In questioning the health-related justifications for the proposed rules, Planned Parenthood and NARAL Pro-Choice Texas testified that state health officials have not provided any evidence that current methods used by abortion providers to dispose of fetal tissue — which have been approved by the state for 20 years — are less safe or not optimal for public health and safety.

State officials have defended the rule change, saying it was proposed in “the best interests of the public health of Texas.” They also say the proposed rule change reflects the state’s efforts to affirm the “highest standards of human dignity.”

Planned Parenthood has pointed out that the proposed rules treat fetal tissue differently than other medical tissue.

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The rule change would not apply to other human tissue that might be removed during surgery, for instance, and the existing disposal methods were not modified for the placenta, gestational sac and other tissue that results from miscarriages and abortions, the organization wrote to health officials.

"While we support reasonable updates to rules that are within the department’s statutory authority and protect and enhance public health and safety, the proposed rules go beyond the limits of this authority, do not further these aims and appear motivated solely by political forces," said Yvonne Gutierrez, executive director of Planned Parenthood’s political arm in Texas.

The possibility of a legal challenge to the rule change hung over the hearing, with many repeating a warning by reproductive rights lawyers that the proposal “will almost certainly trigger costly litigation.”

In a letter sent to health officials ahead of the hearing, the Center for Reproductive Rights — which represented abortion providers in their recent landmark victory over Texas’ 2013 abortion restrictions — argued that the rules are "plainly in violation" of the legal standard abortion regulations must meet to be deemed constitutional.

That legal standard was clarified by the U.S. Supreme Court in its ruling overturning the 2013 abortion restrictions, which spelled out that lawmakers must provide evidence that an abortion regulation furthers a state interest, like promoting health, without placing an undue burden on women’s access to the procedure to be constitutional.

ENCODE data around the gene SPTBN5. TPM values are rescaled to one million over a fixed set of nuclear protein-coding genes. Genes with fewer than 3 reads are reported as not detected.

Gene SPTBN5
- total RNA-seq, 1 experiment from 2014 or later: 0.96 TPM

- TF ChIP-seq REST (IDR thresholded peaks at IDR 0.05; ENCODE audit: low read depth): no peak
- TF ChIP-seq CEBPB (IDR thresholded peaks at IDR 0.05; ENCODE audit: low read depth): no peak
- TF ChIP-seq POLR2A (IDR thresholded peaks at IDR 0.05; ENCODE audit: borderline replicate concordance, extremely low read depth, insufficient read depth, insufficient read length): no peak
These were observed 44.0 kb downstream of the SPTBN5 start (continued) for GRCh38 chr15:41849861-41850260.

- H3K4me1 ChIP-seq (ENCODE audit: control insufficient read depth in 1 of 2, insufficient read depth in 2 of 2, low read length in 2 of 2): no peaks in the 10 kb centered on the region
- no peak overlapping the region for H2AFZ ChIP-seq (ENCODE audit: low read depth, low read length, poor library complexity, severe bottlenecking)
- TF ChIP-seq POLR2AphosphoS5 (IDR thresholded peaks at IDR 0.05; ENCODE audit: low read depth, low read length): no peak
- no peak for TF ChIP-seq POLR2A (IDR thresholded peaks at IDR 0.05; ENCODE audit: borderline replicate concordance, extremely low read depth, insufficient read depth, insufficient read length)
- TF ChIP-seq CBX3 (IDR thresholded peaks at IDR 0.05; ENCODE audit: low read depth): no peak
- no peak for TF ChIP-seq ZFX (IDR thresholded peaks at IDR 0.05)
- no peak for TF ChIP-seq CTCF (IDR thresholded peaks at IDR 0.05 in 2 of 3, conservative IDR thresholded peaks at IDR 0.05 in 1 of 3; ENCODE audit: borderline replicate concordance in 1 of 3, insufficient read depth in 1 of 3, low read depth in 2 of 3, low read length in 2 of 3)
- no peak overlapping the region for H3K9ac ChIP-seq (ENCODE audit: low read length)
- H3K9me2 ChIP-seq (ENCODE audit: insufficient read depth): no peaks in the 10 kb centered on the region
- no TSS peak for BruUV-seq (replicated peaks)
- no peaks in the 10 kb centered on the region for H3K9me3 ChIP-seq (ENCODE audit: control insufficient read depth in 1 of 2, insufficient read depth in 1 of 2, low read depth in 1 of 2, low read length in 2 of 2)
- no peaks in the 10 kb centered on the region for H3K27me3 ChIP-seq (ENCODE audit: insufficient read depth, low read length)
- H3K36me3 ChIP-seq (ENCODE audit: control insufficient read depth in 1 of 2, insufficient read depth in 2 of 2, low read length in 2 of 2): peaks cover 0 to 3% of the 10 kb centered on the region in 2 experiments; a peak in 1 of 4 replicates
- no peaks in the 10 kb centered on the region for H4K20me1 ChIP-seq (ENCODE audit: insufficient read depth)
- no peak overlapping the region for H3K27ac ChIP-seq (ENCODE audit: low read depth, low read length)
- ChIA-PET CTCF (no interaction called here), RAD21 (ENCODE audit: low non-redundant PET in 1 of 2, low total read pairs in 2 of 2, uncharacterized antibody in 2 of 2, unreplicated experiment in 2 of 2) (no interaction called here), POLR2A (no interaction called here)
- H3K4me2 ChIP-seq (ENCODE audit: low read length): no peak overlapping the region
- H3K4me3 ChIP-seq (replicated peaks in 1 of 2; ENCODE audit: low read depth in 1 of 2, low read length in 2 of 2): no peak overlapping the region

On Thursday, Trisha Trigilio, a lawyer with the Texas chapter of American Civil Liberties Union, echoed that sentiment, saying the rule change was an unnecessary regulation and was not supported by any evidence.

Those warnings have not discouraged Republican lawmakers who have backed the rule change and plan to write the rules into law when they reconvene in January.

At the hearing, Republican state Rep. Mark Keough of The Woodlands read a letter on behalf of the House Republican Caucus in support of the rule change. And Republican state Sen. Don Huffines of Dallas — who has confirmed he would pursue such legislation — once again endorsed the rule.

“For too long, Texas has allowed the most innocent among us to be thrown out with the daily waste,” Huffines said on Thursday.

A similar fetal remains measure was signed into law in Indiana but was later blocked by a federal judge, who ruled the state did not have a “legitimate state interest in treating fetal tissue similarly to human remains” once a pregnancy was terminated.

A spokeswoman for health department said it would “carefully review” Thursday’s testimony and the more than 12,000 comments that were submitted in writing as they finalize the rule change.

“Once the rules are finalized they will be posted in the Texas Register and would be effective 20 days later,” said Carrie Williams, the department’s spokeswoman. She added the department is hoping to finalize the rule change before the fall.

Disclosure: The Texas Medical Association, the Texas Hospital Association and Planned Parenthood have been financial supporters of The Texas Tribune. A complete list of Tribune donors and sponsors can be viewed here.